Nancy and Maggie bustled about, in and out of the kitchen and dairy; and were so deep in their preparations for Mr. Buxton’s reception that they were not aware of the very presence of that gentleman himself on the scene. He had found the front door open, as is the wont in country places, and had walked in; first stopping at the empty parlor, and then finding his way to the place where voices and sounds proclaimed that there were inhabitants. So he stood there, stooping a little under the low-browed lintels of the kitchen door, and looking large, and red, and warm, but with a pleased and almost amused expression of face.

“Lord bless me, sir! what a start you gave me!” said Nancy, as she suddenly caught sight of him. “I’ll go and tell my missus in a minute that you’re come.”

Off she went, leaving Maggie alone with the great, tall, broad gentleman, smiling at her from his frame in the door-way, but never speaking. She went on dusting a wine-glass most assiduously.

“Well done, little girl,” came out a fine strong voice at last. “Now I think that will do. Come and show me the parlor where I may sit down, for I’ve had a long walk, and am very tired.”

Maggie took him into the parlor, which was always cool and fresh in the hottest weather. It was scented by a great beau-pot filled with roses; and, besides, the casement was open to the fragrant court. Mr. Buxton was so large, and the parlor so small, that when he was once in, Maggie thought when he went away, he could carry the room on his back, as a snail does its house.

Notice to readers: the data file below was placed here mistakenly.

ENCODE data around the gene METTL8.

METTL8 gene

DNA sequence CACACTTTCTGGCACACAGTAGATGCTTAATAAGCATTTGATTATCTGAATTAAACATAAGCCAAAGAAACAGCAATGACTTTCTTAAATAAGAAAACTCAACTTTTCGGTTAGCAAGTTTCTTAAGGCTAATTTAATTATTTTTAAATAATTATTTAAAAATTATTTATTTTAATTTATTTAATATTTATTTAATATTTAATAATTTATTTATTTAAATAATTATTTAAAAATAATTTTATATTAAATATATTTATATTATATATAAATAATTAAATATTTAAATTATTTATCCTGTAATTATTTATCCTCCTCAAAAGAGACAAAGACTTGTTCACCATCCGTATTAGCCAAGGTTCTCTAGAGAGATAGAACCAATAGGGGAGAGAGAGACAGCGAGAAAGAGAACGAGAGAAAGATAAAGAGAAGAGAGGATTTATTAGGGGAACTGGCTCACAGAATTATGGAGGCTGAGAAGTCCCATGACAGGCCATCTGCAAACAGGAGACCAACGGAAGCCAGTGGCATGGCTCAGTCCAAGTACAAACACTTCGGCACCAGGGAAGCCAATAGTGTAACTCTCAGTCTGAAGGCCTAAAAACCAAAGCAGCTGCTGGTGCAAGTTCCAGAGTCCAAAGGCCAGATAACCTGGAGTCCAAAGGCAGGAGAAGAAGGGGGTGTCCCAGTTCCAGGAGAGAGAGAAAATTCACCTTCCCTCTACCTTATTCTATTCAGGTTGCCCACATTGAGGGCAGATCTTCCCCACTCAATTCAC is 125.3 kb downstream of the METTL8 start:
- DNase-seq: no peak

“And so, you are a notable little woman, are you?” said he, after he had stretched himself (a very unnecessary proceeding), and unbuttoned his waistcoat, Maggie stood near the door, uncertain whether to go or to stay. “How bright and clean you were making that glass! Do you think you could get me some water to fill it? Mind, it must be that very glass I saw you polishing. I shall know it again.”

Maggie was thankful to escape out of the room; and in the passage she met her mother, who had made time to change her gown as well as her cap. Before Nancy would allow the little girl to return with the glass of water she smoothed her short-cut glossy hair; it was all that was needed to make her look delicately neat. Maggie was conscientious in trying to find out the identical glass; but I am afraid Nancy was not quite so truthful in avouching that one of the six, exactly similar, which were now placed on the tray, was the same she had found on the dresser, when she came back from telling her mistress of Mr. Buxton’s arrival.

Maggie carried in the water, with a shy pride in the clearness of the glass. Her mother was sitting on the edge of her chair, speaking in unusually fine language, and with a higher pitched voice than common. Edward, in all his Sunday glory, was standing by Mr. Buxton, looking happy and conscious. But when Maggie came in, Mr. Buxton made room for her between Edward and himself, and, while she went on talking, lifted her on to his knee. She sat there as on a pinnacle of honor; but as she durst not nestle up to him, a chair would have been the more comfortable seat.